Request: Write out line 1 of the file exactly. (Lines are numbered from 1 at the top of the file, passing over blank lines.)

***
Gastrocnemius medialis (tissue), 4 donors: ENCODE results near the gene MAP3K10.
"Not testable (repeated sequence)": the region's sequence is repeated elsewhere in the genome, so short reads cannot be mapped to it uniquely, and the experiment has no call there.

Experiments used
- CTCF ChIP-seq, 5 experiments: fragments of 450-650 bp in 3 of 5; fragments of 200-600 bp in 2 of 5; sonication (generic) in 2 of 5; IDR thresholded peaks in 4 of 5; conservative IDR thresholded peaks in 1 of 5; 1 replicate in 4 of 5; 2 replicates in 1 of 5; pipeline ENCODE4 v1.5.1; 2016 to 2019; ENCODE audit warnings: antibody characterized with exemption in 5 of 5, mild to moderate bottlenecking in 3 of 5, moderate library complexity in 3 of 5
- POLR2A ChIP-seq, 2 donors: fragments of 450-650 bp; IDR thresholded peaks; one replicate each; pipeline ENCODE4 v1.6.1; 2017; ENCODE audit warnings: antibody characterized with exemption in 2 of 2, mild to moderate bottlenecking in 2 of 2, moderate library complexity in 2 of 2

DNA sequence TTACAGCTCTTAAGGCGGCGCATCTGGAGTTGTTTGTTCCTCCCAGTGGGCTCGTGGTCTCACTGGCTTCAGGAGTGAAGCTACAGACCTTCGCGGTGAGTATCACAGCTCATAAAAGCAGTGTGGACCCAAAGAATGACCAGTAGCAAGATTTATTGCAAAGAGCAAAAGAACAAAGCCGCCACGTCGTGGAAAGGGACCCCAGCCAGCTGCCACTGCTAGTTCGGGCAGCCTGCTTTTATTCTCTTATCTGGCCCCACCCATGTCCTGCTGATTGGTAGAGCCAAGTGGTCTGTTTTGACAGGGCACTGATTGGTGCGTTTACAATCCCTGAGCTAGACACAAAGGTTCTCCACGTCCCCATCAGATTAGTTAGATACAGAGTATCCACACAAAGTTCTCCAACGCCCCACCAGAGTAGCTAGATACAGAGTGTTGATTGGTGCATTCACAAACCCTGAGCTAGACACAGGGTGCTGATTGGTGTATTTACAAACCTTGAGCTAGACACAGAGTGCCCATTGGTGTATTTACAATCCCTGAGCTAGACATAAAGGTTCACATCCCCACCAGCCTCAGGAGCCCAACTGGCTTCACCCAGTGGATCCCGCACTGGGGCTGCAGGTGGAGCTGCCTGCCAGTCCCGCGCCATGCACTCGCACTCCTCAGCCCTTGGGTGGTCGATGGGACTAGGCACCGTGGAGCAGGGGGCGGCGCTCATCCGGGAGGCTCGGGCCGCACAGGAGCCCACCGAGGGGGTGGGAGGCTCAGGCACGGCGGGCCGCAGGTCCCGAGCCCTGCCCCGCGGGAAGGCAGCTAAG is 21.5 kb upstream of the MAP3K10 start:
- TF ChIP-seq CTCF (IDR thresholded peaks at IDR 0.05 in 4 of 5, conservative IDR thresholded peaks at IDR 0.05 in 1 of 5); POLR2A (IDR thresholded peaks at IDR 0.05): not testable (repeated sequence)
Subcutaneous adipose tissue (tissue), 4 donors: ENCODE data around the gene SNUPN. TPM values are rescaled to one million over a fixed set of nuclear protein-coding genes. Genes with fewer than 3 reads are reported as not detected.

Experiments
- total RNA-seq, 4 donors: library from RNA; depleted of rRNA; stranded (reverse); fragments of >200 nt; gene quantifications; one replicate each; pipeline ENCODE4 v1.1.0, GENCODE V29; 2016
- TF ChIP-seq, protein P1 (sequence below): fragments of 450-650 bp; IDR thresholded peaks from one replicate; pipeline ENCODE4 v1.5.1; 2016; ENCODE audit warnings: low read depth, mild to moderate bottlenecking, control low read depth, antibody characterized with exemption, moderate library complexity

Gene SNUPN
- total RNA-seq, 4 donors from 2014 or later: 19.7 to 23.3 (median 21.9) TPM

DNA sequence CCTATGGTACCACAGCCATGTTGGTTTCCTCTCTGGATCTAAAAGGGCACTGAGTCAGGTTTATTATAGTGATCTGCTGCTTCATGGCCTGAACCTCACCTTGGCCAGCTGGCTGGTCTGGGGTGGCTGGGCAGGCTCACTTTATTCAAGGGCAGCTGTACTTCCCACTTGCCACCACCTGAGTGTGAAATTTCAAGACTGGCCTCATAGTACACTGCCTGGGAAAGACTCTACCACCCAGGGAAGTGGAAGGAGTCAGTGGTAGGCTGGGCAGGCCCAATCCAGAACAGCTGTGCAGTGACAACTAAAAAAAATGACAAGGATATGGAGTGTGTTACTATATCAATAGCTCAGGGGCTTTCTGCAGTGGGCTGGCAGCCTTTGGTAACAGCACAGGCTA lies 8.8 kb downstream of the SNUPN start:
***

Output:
Gastrocnemius medialis (tissue), 4 donors: ENCODE results near the gene MAP3K10.